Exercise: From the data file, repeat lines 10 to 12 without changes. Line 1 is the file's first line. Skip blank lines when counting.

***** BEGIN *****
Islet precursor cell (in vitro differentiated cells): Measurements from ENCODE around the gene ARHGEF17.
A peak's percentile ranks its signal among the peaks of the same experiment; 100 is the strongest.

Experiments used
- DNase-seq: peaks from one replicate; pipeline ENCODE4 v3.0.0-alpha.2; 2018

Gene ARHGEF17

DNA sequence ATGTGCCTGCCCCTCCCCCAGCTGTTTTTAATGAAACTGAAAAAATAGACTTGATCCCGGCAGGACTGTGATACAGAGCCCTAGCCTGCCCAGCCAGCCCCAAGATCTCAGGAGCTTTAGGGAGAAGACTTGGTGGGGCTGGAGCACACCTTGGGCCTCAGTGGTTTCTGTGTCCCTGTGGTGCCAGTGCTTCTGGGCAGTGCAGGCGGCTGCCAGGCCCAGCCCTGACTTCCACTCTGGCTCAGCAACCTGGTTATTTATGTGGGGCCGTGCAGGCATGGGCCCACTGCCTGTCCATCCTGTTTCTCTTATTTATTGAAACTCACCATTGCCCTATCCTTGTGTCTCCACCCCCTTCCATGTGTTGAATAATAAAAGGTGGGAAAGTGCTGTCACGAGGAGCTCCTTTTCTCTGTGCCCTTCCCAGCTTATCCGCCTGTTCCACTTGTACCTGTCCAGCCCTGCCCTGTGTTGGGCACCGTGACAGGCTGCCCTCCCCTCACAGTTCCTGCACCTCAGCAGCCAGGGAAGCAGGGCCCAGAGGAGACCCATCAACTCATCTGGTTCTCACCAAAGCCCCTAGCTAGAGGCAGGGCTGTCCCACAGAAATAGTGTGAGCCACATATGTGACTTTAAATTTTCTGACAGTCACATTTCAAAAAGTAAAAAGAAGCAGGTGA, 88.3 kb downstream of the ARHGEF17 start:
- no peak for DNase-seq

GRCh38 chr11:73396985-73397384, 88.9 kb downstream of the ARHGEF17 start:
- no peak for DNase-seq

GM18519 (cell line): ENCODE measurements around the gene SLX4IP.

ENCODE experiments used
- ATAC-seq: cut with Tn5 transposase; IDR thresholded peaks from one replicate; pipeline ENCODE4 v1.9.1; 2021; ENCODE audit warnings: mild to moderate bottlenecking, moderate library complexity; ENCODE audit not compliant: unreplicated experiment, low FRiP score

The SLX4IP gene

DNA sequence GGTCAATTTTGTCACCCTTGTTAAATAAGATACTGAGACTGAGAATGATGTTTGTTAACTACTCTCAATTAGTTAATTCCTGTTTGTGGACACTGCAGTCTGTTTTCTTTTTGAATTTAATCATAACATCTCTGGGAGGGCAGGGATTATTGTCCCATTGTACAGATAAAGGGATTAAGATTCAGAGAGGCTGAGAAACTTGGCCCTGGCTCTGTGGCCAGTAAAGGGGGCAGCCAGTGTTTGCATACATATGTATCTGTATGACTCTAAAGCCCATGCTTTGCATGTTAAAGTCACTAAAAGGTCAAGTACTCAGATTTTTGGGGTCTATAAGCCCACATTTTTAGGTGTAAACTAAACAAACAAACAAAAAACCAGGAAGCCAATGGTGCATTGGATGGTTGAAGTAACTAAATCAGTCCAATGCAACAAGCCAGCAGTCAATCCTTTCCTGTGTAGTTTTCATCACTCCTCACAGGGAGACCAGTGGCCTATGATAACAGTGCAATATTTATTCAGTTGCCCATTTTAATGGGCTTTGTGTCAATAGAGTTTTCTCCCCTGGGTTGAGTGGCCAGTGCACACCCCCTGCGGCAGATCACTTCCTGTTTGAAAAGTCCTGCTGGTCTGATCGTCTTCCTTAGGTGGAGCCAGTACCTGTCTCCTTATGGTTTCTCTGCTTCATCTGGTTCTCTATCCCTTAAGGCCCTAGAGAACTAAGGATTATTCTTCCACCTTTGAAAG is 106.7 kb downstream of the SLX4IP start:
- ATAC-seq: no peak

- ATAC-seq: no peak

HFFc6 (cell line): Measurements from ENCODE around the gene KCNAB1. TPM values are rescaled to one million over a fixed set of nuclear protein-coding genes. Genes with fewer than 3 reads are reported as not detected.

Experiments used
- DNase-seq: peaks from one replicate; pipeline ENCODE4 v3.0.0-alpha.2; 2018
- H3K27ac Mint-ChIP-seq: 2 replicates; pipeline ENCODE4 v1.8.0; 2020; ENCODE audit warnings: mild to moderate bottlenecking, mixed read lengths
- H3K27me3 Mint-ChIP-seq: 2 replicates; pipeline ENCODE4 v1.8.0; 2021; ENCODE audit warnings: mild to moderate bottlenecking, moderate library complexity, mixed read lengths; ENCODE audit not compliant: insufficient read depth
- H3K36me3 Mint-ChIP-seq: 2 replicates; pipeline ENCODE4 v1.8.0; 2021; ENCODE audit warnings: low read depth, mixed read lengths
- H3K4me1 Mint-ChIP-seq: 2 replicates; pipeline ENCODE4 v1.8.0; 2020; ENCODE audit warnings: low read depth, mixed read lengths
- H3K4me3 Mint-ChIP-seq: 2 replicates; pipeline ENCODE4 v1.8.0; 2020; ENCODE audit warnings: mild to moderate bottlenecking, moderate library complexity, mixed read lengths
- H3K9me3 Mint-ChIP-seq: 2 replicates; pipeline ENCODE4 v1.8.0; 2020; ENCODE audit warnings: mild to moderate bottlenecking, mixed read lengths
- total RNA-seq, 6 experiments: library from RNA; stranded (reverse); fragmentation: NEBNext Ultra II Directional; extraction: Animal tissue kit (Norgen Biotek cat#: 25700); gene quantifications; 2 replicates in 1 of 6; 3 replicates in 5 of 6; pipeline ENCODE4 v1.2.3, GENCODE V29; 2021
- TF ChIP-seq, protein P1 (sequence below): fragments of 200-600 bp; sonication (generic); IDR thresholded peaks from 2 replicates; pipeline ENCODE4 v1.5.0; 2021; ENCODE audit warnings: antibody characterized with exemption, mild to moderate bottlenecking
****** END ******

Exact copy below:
GM18519 (cell line): ENCODE measurements around the gene SLX4IP.

ENCODE experiments used
- ATAC-seq: cut with Tn5 transposase; IDR thresholded peaks from one replicate; pipeline ENCODE4 v1.9.1; 2021; ENCODE audit warnings: mild to moderate bottlenecking, moderate library complexity; ENCODE audit not compliant: unreplicated experiment, low FRiP score